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From Penguins to Steampunk…

Posted by Speakeasy News > Monday 20 February 2017 > In the News


Oamaru, a town in New Zealand, is famous for its historical white stone architecture and Blue Penguin Colony. But penguins are not the only reason to stay a while in Oamaru. This town is also famous for its Steampunk Festival, its associated Guinness World Record and because it is now considered as the “Steampunk capital of the world”!

Oamaru, population 14,000, is situated in the Otago region,  in the southern half of the South Island. Oamaru Harbour is famous as the home of a blue penguin colony. But it is also well known for having the best-preserved collection of Victorian architecture in New Zealand.

In the late 19th century, the town prospered through goldmining, quarrying and timber milling.

Driving along the town’s main street today you’ll pass the usual international outlets: McDonald’s, KFC, etc. But turn away from the main drag and you’ll discover a rich, historic charm and stunning Victorian Precinct with a variety of shops, antique galleries and pristine Victorian architecture.

If you keep going, you’ll find yourself in a weird Steampunk wonderland, with a Steampunk-themed children’s playground and the Steampunk HQ museum, stationed by the railway tracks. The streets are peppered with strange people all around the streets who seem to have stepped straight out of the 19th century. Welcome to the capital of Steampunk!

What is Steampunk?
SN_steampunk_int02It refers to a fantasy world that could have existed if Victorian heritage had influenced modern-day inventions. As a genre of books, films and games, Steampunk is set in the world of Victorian science-fiction. The science-obsessed Victorians were the first to create speculative fantasies about what we might be able to achieve with technology: HG Wells’s The Time Machine, Jules Verne’s Journey to the Centre of the Earth, or Arthur Conan Doyle’s The Lost World.

Steampunk novels combine high-tech fantasy with Victorian era surroundings. It describes a genre of speculative fiction in which steam, not electricity, drove technological advancements.

In short, Steampunk is modern technology—iPads, computers, robotics, air travel—powered by steam and set in the 1800’s.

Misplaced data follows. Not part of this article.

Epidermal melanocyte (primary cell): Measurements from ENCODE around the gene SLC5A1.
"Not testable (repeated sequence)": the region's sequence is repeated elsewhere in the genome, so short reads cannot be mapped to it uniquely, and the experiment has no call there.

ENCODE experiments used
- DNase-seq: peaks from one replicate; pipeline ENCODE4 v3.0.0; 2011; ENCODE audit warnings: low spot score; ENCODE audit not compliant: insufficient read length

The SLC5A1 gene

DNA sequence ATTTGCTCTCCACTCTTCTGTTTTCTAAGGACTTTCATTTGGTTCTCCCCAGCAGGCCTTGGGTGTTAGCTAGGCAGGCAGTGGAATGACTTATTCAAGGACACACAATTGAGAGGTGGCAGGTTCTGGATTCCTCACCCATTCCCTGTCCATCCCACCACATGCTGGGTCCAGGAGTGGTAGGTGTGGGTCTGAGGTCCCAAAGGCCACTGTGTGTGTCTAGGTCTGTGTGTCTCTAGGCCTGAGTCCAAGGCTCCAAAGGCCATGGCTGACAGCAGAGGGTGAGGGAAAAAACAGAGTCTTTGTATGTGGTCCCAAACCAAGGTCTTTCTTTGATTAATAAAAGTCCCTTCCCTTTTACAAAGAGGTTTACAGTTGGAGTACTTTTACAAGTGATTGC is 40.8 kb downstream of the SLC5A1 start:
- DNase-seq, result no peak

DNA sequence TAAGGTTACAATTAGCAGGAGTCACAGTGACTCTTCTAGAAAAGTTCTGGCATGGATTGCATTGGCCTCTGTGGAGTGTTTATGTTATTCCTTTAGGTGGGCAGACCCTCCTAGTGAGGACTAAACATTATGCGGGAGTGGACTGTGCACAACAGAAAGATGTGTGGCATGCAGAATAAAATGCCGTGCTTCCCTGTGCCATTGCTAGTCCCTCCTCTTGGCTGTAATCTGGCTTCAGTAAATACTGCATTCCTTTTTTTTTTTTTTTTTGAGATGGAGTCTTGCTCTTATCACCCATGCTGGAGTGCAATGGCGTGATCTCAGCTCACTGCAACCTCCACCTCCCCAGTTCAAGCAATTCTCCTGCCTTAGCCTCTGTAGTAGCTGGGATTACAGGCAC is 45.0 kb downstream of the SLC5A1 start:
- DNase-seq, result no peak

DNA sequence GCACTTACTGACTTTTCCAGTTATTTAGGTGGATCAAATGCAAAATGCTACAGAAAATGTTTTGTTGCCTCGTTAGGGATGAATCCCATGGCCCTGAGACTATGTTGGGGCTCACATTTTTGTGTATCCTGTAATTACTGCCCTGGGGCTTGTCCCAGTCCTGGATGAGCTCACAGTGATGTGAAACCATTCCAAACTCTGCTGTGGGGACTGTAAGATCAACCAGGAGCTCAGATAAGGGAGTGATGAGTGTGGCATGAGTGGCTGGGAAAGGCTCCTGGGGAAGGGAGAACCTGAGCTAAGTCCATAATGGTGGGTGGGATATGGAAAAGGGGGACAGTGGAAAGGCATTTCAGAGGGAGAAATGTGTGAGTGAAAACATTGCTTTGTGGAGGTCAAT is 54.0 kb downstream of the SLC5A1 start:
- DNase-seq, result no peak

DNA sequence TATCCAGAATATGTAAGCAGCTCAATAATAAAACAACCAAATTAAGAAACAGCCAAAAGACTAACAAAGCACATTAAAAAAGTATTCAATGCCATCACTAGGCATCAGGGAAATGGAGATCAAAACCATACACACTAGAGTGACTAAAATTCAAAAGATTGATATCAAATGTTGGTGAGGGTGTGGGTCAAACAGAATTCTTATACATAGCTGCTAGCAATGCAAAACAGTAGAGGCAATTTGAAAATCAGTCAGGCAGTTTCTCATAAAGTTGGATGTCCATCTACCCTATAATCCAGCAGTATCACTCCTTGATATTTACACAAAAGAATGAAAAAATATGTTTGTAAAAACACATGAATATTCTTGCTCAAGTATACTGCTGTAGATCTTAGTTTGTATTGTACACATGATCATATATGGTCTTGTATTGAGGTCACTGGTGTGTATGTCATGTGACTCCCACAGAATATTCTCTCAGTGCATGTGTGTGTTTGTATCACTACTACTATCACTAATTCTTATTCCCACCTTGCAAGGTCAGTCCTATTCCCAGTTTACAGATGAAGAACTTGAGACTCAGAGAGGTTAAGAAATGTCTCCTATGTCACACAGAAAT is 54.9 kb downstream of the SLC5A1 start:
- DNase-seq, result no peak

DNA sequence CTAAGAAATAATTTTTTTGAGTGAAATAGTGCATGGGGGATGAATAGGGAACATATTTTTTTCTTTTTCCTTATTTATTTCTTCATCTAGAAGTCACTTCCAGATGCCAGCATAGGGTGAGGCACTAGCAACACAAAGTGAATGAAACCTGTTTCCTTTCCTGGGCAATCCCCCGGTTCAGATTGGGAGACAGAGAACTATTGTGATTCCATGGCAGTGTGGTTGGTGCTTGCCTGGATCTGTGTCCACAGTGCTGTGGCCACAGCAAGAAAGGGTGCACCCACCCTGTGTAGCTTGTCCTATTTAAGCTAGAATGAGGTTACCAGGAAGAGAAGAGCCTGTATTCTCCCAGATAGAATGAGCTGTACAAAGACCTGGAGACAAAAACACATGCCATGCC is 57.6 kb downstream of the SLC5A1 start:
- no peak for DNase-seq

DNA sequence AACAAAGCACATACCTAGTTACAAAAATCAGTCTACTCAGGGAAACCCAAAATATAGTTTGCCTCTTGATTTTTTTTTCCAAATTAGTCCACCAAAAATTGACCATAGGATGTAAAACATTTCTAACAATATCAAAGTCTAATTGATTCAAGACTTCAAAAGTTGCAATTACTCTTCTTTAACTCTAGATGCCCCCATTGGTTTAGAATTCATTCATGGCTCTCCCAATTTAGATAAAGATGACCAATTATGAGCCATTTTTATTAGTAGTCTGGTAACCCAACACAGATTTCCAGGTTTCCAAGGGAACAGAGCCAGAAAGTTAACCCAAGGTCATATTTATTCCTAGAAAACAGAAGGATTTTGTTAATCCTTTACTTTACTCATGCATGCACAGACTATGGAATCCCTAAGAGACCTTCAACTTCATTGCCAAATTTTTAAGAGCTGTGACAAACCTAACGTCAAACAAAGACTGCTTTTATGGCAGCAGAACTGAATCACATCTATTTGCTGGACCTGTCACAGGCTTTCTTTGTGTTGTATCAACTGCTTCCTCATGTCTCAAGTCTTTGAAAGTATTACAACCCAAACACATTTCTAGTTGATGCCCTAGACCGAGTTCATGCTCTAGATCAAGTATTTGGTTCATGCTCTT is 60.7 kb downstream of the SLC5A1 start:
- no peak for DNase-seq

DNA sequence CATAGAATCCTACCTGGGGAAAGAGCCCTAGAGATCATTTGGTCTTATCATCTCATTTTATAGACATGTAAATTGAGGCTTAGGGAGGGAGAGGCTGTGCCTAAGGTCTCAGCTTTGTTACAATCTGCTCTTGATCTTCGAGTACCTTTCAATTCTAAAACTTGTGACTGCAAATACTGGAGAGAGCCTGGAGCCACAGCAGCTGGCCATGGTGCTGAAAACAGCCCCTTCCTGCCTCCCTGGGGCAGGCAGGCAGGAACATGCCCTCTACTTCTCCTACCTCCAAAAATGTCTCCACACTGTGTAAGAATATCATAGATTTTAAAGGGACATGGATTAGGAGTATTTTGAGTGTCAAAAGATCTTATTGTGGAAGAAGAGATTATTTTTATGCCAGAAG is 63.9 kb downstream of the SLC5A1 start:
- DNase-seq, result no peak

The look pre-dated the term: since the 1960s, writers who grew up loving these Victorian fantasies have been creating their own universe – full of clanking machinery, brass spectacles, ingenious clockwork inventions by eccentric professors, and – the signature Steampunk item – flights by zeppelin. High tech Victoriana can be found in Disney’s ’50s and ’60s adaptations of Jules Verne’s Around The World In 80 Days and 20,000 Leagues Under The Sea.

More recently, Philip Pullman’s Golden Compass is pretty Steampunk, David Bowie’s turn as Tesla in the 2006 film The Prestige was quite Steampunk, and Sherlock Holmes movies with Robert Downey Junior were very Steampunk indeed. Terry Gilliam, Tim Burton and Alan Moore took up the style and made it their own, in films like Baron Munchausen and Alice In Wonderland, and comics like The League Of Extraordinary Gentlemen.

SN_steampunk_int01Over the years, Steampunk has evolved into more than just a sub-genre of science fiction and fantasy. Steampunk now extends into fashion, engineering, music, or an entire lifestyle.

Handmade crafts site Etsy currently lists more than 50,000 Steampunk-style products to buy including fob watches, computer keyboards made from original Victorian typewriters and multi-lensed goggles.

How Oamaru Became Steampunk Capital of the World
The movement in Oamaru has been widely credited to jewellery-maker Iain Clark, also known as Agent Darling.

In 2010, Clark persuaded The Weta Workshop, the Wellington-based special effects company, to donate nearly an entire shipping container of leftover items from the making of the Lord of the Rings movies for a Steampunk exhibition.

Clark says that many of the residents of Oamaru weren’t originally very receptive to the Steampunk idea.

But despite the early resistance, the movement took hold in the farming community when local farmers showed an intrigued curiosity for the trains, machinery and gadgets associated with Steampunk.

The movement grew and Oamaru now hosts regular gatherings devoted to Steampunk mania, culminating in the annual festival.

It’s a Record!
During the Steampunk Festival in June 2016, the celebrants decided to try for a Guinness World Record for the largest gathering of Steampunks in the world.

The previous record number was 185. It was achieved by The League of S.T.E.A.M. at the 2010 San Diego Comic-Con International in San Diego, California, on July 24, 2010, according to the official Guinness website.

They broke the record when 228 people dressed up in their finest Victorian garb with an imagined futuristic twist: Oamaru became the Steampunk capital of the world.

Steampunk NZ Festival
1 to 5 June 2017 

The Premier Steampunk event of the Southern Hemisphere in Oamaru.

And if you can’t go to New Zealand this summer, why not try the Lincoln festival in Great Britain? It’s closer to home and it would be a very special experience and a good way to enjoy some Steampunk culture.

Asylum Steampunk Festival
Lincoln, U.K.  25th – 28th August 2017

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